How Much Does Hiring a Lawyer Cost?

How much does hiring a lawyer cost? There is no one-size-fits-all answer to the question. Hiring a lawyer can be astronomically expensive, particularly if they charge an hourly wage or retainer. Upfront attorney’s fees may leave you with nothing but a hefty attorney’s bill if you lose your case.

However, not all personal injury attorneys charge upfront. Morgan & Morgan’s fee is free. You only pay us if we win and recover compensation for you. There are no out-of-pocket fees or unexpected legal expenses. We understand that our injured clients have enough on their plates with bills and expenses stacking up while they may be unable to work and earn a living.

Morgan & Morgan believes you deserve the best legal representation and should not have to pay a dime upfront for it. Contact us today for a free, no-obligation case review.

How Do Lawyers Bill Their Clients?

Law firms can bill their clients in various ways, including hourly fees, retainers, and contingency agreements. Most personal injury lawyers work on contingency, a “no-win-no-fee” agreement. Read on to learn how much it costs to hire a lawyer.

Hourly Rate

Charging an hourly rate is a common way for attorneys to bill clients. Typically, the lawyer and client agree on the hourly rate before the lawyer starts working on the case.  
Attorneys working with an hourly rate bill their clients for the time they spend on the case, which can include:

  • Reviewing case files
  • Filing papers in court
  • Gathering evidence
  • Time spent on discovery
  • Preparation work for depositions and hearings
  • Phone calls, emails, and correspondence
  • Filing a lawsuit
  • Preparing your case for trial

Depending on the complexity and length of a claim, hourly fees can quickly become unaffordable for clients. Moreover, rates can vary depending on the attorney’s expertise and location, with the most successful lawyers commanding a high hourly rate. While some attorneys charge $100-$400 per hour, highly specialized attorneys and prestigious law firms can charge up to $1000 for an hour’s work.


Many attorneys require clients to pay a “retainer” up front, a large down-payment, before they begin working on the case. Once they start working on your behalf, the attorney will deduct their hourly fees and expenses from the retainer. The size of such down payments can vary from one law firm to another. However, they are typically sizable and can be $3,000-$5,000 or more.

In complex cases, fees and expenses quickly exceed the initial retainer, and you may have to pay another considerable sum. If you lose your case or have to walk away from your lawsuit, you may not get any money back, even if some of it is unused.

Contingency Fee

Many personal injury firms offer to handle cases on a contingency basis, meaning the client does not pay an attorney’s fee until the case is resolved in their favor. If you lose your case, you do not have to pay any attorney fees. However, if you win, your attorney is entitled to a percentage of the final recovery amount, which is typically around a third of the settlement. A contingency agreement allows individuals who may not have the funds to pay upfront attorney’s fees to hire an attorney and fight for justice and compensation.

Beware of Legal Expenses

While contingency agreements can be advantageous, some attorneys ask claimants to pay for legal expenses out of their own pockets. Such costs can be considerable and include:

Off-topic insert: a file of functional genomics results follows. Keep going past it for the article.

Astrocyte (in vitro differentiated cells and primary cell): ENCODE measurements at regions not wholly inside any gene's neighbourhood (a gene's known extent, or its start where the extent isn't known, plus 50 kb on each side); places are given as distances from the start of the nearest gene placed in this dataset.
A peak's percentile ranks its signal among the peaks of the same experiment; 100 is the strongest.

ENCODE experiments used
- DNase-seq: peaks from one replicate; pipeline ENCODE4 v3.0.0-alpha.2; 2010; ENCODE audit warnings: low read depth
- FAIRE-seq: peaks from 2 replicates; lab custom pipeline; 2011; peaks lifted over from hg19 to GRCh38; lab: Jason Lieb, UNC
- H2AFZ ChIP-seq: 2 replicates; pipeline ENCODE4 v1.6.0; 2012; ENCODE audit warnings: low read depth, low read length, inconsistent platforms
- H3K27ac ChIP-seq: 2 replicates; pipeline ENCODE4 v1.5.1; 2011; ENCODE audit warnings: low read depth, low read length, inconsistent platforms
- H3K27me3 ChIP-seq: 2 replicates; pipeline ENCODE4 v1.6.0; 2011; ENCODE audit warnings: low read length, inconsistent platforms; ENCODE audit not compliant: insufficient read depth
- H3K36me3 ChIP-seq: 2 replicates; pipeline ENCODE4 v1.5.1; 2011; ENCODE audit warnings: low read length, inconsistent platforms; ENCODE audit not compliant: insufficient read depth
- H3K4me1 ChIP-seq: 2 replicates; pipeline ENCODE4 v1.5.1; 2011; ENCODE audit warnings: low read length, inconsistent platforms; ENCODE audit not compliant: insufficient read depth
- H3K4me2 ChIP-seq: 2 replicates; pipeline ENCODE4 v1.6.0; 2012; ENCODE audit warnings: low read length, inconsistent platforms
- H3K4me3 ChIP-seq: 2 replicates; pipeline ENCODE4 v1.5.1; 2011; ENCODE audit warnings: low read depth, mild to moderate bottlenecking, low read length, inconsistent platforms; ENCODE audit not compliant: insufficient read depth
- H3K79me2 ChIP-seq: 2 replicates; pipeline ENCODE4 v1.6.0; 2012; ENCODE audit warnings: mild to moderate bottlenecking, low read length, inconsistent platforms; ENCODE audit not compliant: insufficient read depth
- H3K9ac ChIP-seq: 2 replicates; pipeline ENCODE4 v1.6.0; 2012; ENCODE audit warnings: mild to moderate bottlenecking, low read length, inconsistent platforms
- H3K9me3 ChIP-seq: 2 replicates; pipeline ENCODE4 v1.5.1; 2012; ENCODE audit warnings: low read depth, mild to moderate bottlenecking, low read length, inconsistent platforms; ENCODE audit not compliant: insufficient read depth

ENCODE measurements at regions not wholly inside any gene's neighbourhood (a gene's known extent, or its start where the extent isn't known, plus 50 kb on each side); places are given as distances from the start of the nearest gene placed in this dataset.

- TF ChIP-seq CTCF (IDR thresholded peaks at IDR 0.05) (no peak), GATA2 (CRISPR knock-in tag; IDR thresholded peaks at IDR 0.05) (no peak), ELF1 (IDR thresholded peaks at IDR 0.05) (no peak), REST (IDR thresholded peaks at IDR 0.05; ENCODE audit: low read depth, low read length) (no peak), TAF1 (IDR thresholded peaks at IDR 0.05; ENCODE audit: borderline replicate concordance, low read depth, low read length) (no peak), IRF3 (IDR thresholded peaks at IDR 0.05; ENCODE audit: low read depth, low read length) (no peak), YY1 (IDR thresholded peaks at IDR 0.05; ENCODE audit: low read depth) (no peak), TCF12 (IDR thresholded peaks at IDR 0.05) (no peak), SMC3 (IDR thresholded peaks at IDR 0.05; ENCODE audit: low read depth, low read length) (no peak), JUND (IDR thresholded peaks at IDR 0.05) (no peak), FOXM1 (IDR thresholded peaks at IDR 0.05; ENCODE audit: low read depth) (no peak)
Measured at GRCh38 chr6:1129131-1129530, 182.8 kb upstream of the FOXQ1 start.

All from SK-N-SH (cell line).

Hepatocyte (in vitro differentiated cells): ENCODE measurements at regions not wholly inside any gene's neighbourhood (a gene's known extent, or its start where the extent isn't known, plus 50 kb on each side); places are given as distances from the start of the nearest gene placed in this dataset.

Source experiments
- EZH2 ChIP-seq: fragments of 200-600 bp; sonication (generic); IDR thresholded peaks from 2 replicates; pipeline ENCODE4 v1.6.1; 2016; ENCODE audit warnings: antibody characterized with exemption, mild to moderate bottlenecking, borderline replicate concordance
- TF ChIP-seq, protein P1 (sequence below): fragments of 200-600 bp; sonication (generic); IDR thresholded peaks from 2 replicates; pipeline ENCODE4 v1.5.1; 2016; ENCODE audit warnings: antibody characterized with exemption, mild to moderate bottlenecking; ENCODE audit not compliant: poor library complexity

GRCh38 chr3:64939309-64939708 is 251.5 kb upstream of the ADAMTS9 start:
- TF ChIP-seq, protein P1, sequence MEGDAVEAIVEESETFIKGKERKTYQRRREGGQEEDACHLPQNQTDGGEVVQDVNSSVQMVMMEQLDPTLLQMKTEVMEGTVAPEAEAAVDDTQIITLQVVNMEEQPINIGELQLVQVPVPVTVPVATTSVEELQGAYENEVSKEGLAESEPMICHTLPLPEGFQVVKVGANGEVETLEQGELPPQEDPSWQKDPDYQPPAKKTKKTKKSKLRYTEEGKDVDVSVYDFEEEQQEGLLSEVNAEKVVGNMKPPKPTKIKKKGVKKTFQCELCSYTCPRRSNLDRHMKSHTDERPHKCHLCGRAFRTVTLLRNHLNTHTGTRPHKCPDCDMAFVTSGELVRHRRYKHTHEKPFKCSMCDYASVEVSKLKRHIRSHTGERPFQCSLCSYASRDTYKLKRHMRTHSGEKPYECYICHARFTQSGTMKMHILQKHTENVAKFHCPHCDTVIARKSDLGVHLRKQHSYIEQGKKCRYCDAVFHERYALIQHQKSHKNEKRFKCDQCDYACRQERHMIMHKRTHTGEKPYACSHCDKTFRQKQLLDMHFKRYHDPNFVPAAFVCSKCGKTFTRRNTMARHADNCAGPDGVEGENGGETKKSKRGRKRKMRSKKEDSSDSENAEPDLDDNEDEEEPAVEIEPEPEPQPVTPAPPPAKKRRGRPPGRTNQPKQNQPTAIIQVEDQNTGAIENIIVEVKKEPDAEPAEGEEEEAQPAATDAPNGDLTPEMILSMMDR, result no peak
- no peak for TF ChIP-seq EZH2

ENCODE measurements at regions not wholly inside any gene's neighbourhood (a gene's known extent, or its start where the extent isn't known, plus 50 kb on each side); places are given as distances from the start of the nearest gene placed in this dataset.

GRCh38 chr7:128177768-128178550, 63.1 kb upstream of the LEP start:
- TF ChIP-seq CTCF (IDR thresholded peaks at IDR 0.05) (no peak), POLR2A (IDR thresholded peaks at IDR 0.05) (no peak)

• Court filing fees
  • Pulling official documents
  • Expert witness fees
  • Deposition expenses such as transcription costs
  • Travel expenses

Depending on the length and complexity of your claim, legal expenses could become burdensome and amount to thousands of dollars.

Flat Fee

Some attorneys handle simple and well-defined claims for a flat fee. Examples of cases involving flat fees can include immigration proceedings, bankruptcy filings, uncontested divorces, and estate matters. The flat fee typically covers the entire case from start to finish.

Can Paying Upfront Attorney’s Fees Be a Mistake?

Attorneys working with hourly fees or retainers get paid either way and may lack the motivation to fight vigorously for what you deserve. Moreover, they may take on your case despite unlikely success. Paying upfront fees could leave you with the worst of both worlds if you lose your case: sitting on your injury costs and attorney’s fees.

However, if a law firm agrees to take your case on a contingency basis, you most likely have a good chance of winning. Attorneys working with contingency do not accept claims they believe have a low probability of success. After all, the attorney is prepared to work for free until and unless they win. Moreover, they take the financial risk, not you, as your lawyer could end up working for free.

Ask Which Costs You Are Responsible for If You Lose the Case

Perhaps the most crucial question to ask your prospective attorney is what costs you have to shoulder if you lose the case. Losing your case can be a blow. However, getting landed with an unexpected attorney’s bill can be an even bigger shock. Before agreeing to hire an attorney, make sure you know all potential costs, whether you win or lose the case. Walk away from an attorney who evades your questions.

Morgan & Morgan Charges Nothing Upfront

At Morgan & Morgan, we care about you and want you to win. Our biggest motivation is seeing you receive what you deserve so you can put your life back together. We know that injured victims may not have the means to pay thousands in fees or legal expenses. However, that should never stop them from demanding justice.

When we take your case, you do not have to worry about how much hiring a lawyer costs because you pay nothing out of your pocket. Contact us now to find out in a free consultation how we could help you win the compensation you deserve.